Tongues of Men and the Mind of Christ

If I speak in the tongues of men and angels, can I still have the mind of Christ? One of the most difficult epistemological topics in Paul’s letters is the supernatural gifts. Prophecy, tongues, and interpretation are gifts often considered disconnected from the spiritual discernment Paul discusses in the opening chapters of the letter (particularly 2:6-16). This lack of context has led to a lack of understanding and a disconnection from the rich theological anthropology of 1 Corinthians. When these passages are brought back together, a line of argument appears that unites the seemingly disparate parts of the letter. Paul both exhibits and exhorts the church in Corinth to have the mind of Christ by practicing the virtue of practical wisdom (φρόνησις). In fact, my thesis is that the gifts of prophecy, tongues, and interpretation can only be practiced properly through the virtue of practical wisdom (φρόνησις).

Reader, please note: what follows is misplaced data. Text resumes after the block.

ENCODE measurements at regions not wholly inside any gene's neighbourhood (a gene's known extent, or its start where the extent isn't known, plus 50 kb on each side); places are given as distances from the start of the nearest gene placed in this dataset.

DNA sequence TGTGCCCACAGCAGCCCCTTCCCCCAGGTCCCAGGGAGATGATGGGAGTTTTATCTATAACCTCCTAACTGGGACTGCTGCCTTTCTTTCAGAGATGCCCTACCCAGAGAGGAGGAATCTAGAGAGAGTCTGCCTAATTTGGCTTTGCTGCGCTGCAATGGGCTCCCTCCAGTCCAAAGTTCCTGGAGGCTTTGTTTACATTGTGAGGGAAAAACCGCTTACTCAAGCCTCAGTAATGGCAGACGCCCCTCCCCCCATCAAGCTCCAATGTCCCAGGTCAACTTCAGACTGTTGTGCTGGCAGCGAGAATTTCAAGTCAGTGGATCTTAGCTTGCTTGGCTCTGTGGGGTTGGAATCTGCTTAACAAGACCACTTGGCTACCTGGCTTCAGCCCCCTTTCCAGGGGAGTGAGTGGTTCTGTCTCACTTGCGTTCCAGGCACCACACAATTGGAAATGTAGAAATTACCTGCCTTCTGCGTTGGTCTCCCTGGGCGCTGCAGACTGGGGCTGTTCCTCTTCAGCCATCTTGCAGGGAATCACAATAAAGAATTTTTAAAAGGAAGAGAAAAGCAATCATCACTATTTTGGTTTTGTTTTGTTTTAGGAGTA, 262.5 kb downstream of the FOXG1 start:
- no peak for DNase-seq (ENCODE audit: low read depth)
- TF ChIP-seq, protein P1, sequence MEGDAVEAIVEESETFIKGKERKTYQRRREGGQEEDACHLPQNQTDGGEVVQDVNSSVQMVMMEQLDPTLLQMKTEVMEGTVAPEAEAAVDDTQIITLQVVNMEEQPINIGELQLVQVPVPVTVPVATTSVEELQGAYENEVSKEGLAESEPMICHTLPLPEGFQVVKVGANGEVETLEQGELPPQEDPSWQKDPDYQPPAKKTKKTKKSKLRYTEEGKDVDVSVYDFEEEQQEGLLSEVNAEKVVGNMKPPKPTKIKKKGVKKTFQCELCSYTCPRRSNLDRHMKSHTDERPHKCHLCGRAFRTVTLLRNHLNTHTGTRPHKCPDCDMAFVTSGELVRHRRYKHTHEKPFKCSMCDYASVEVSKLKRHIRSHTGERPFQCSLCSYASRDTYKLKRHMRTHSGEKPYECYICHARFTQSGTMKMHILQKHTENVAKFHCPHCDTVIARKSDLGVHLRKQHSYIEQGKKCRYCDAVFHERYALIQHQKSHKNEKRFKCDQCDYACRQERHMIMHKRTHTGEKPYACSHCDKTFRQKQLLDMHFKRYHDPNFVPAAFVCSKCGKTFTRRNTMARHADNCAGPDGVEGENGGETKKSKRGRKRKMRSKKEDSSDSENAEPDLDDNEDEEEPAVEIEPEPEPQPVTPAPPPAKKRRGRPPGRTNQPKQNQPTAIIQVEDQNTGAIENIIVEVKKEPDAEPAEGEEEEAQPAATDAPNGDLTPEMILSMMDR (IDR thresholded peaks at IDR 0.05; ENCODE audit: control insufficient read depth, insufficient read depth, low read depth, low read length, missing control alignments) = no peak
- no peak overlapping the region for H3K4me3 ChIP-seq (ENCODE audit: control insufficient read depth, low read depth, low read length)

This contextual lens, derived from the broader argument of 1 Corinthians, illuminates and adjudicates arguments between charismatics and cessationists. This interpretation of 1 Corinthians 12-14 will demonstrate that Christians should approach the gifts of tongues, prophecy, and interpretation as opportunities to practice the Spirit-given virtue of φρόνησις. In those chapters, Paul is drawing on the same anthropological insight he uses to discuss spiritual discernment in 2:6-16, wisdom in 3:18-22, and adjudicating lawsuits in 6:1-8. In order to show the connection between the gifts and the virtue of φρόνησις it will be helpful to consider Paul’s argument out of order, first the general teaching on the gifts in 12:1-31, then the specific gifts of prophecy, tongues, and interpretation in 14:1-33, and finally the topic of love in 13:1-13. As an exercise in theological anthropology, this paper connects the first-century practice of the gifts in Corinth to the practice of φρόνησις in the church for all time.

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